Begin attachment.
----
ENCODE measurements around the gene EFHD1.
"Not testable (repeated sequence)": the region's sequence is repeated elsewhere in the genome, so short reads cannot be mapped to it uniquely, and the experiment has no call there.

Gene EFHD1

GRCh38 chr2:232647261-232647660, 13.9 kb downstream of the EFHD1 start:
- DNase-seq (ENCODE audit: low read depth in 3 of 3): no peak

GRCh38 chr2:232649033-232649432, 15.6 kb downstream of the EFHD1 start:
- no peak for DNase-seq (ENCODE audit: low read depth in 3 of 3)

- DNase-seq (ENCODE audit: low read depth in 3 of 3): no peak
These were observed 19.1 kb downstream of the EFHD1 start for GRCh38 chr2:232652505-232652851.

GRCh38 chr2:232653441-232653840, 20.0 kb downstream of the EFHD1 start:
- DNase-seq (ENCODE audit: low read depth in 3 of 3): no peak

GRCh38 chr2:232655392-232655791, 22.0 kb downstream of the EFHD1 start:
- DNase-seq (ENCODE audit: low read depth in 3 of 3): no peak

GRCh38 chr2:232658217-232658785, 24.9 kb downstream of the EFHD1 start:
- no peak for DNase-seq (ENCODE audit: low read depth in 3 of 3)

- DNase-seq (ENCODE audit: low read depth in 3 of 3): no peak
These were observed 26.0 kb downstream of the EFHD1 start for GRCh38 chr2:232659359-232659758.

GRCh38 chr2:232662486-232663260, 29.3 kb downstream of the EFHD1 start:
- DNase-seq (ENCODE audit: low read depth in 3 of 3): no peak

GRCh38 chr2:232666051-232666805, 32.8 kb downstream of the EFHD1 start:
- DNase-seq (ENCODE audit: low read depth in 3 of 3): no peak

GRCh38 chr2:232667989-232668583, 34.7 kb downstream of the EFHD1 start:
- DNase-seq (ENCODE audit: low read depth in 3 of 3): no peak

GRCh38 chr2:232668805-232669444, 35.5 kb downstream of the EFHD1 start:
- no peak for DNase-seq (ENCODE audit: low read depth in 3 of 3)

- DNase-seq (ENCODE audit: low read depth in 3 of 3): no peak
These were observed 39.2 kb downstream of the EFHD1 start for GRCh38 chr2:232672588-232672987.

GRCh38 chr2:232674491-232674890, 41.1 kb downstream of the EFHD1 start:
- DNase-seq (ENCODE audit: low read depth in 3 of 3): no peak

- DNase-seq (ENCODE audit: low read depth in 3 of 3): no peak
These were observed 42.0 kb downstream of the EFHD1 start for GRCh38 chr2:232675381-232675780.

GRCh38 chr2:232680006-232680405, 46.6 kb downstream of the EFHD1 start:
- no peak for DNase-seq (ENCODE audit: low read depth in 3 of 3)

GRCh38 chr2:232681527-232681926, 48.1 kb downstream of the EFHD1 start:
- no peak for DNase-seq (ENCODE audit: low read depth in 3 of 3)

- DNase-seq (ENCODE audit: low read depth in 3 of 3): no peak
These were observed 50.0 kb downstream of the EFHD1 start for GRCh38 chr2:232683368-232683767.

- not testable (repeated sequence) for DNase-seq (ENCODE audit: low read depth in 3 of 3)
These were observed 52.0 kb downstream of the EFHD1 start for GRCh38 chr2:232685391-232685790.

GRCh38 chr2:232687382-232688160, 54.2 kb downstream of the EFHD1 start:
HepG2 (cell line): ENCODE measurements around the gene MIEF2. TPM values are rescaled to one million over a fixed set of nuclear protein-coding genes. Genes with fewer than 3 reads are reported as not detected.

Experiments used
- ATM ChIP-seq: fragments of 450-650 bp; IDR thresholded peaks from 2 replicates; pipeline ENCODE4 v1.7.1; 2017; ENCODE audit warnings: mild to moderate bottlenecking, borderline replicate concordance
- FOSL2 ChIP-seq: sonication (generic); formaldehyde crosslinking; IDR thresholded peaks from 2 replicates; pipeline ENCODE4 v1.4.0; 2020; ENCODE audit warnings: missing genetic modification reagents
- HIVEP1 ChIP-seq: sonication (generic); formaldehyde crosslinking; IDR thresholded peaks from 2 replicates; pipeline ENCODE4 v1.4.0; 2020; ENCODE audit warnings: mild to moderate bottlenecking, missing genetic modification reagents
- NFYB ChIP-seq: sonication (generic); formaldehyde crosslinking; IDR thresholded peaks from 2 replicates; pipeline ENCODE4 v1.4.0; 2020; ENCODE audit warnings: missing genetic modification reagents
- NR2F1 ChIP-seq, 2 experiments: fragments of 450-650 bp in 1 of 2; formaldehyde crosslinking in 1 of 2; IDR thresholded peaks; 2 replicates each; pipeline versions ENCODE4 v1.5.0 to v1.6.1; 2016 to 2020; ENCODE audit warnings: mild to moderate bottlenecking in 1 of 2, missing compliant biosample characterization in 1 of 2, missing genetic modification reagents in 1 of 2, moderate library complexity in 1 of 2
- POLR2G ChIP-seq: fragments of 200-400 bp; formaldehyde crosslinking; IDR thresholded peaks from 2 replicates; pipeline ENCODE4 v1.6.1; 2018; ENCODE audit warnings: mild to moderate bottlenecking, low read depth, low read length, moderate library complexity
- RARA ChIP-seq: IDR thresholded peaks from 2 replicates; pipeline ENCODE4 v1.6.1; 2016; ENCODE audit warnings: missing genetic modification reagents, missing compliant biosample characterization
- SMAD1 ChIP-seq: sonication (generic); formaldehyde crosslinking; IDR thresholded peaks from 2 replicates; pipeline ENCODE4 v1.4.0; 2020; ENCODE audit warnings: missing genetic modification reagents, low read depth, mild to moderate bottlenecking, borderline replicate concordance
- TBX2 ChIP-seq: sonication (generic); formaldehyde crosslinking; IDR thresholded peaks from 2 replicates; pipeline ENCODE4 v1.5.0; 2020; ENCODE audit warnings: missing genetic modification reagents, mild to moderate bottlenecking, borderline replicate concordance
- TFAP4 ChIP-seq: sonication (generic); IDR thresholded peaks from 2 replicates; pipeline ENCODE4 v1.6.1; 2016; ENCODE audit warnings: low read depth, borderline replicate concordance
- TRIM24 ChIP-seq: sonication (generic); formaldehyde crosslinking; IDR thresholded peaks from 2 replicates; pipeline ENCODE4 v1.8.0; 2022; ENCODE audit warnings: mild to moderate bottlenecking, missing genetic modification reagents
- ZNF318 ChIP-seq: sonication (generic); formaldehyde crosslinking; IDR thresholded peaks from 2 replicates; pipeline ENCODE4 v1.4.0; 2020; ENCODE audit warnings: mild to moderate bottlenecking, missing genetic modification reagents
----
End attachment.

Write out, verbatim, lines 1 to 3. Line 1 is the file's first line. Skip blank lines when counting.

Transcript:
ENCODE measurements around the gene EFHD1.
"Not testable (repeated sequence)": the region's sequence is repeated elsewhere in the genome, so short reads cannot be mapped to it uniquely, and the experiment has no call there.

Gene EFHD1